Parents continue to ignore warnings about hot cars

Ahead of this weekend’s forecast hot temperatures, the Government is urging parents not to leave children unattended in parked cars.

 

Victoria's paramedics have been called to 200 cases of kids being left in cars across Victoria since the start of the year, and new research shows one in three parents admit to leaving their child alone in a vehicle during hot weather.

 

The survey of 1,000 Victorian parents found that making a quick trip into a convenience store or takeaway food outlet was the main reason parents left children alone in parked cars.

 

Despite the risks, 44 per cent still believe it’s reasonable to leave their child in a parked car when the temperature is between 25 and 30 degrees.

 

However, the temperature inside a car increases as soon as the door is closed and can double within minutes. This means that when it’s 30 degrees outside, the temperature inside the car can hit 60 degrees almost immediately.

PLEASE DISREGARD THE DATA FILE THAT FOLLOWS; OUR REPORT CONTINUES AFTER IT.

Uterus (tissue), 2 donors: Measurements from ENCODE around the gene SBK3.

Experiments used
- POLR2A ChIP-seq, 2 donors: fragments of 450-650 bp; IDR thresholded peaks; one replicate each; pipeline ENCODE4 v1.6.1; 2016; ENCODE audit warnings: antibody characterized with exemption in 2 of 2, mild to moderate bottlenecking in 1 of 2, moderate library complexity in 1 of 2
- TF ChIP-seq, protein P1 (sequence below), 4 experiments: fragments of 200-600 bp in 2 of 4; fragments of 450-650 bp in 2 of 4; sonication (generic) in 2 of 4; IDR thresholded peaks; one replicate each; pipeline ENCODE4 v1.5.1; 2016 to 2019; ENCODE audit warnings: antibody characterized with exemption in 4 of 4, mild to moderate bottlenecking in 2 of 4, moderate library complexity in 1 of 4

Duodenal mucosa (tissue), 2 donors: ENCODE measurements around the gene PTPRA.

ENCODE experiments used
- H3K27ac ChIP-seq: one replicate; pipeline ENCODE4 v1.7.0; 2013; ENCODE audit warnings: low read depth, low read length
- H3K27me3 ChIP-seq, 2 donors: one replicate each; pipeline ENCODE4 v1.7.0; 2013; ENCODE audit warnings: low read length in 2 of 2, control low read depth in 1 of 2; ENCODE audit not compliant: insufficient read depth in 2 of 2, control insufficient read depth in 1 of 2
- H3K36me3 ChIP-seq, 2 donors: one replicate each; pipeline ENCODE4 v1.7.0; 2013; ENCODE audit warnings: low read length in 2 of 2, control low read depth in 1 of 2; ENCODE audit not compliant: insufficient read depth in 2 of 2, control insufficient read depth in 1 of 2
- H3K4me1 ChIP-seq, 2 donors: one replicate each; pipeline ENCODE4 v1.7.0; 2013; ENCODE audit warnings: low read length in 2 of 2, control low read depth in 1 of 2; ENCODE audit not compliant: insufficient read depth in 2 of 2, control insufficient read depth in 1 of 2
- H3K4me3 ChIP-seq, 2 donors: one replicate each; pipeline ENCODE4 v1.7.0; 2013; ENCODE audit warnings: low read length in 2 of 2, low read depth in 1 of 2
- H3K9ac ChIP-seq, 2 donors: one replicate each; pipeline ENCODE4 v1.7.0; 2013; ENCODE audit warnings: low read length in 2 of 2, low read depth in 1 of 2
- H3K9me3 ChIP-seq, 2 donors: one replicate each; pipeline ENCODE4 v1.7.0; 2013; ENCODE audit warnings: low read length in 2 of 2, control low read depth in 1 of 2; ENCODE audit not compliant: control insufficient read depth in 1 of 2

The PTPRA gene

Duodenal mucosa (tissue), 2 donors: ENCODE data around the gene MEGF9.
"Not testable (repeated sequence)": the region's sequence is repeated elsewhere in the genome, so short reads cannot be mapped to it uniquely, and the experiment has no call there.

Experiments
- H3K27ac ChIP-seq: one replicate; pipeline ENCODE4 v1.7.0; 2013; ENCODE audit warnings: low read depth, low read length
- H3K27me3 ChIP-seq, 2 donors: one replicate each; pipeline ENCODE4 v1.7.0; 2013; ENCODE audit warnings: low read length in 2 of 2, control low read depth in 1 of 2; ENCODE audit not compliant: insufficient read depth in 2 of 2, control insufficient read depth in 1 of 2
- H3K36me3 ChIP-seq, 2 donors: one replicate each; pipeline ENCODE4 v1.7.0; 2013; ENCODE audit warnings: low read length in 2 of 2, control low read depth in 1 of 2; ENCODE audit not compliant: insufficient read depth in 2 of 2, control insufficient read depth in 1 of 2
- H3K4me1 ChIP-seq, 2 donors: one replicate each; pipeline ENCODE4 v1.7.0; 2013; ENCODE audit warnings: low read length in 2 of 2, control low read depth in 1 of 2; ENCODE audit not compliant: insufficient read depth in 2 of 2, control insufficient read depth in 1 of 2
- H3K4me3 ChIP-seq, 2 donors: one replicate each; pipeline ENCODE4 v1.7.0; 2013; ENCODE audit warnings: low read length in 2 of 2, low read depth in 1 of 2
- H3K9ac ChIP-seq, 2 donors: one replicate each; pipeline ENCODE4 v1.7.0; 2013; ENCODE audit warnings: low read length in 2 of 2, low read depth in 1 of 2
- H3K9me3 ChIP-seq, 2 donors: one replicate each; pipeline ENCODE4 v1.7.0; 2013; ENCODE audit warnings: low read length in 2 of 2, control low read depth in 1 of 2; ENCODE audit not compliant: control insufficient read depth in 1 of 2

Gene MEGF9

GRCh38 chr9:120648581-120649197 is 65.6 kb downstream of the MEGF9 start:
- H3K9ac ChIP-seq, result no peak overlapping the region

The survey also shows many parents underestimate the dangers of leaving children alone in a parked car during summer, with almost half believing it would take more than five minutes for their child to feel the impact of the heat.

 

Given that a young child’s body temperature rises three to five times faster than an adult’s, this places them at greater risk of life threatening heatstroke, dehydration and other health risks when left in a parked car.

 

The Government has joined child safety organisation Kidsafe to try to increase parents’ awareness of the dangers of leaving children in parked cars during summer.

 

The ‘No Exceptions, No Excuses’ campaign features online and radio advertising as well as an information campaign coordinated through schools, children’s centres and community organisations.

 

The Government has also taken action to bring into force tough new penalties for adults who leave children unattended in hot cars, with increased fines of $3,690 and/or six months jail.

 

5 February 2015.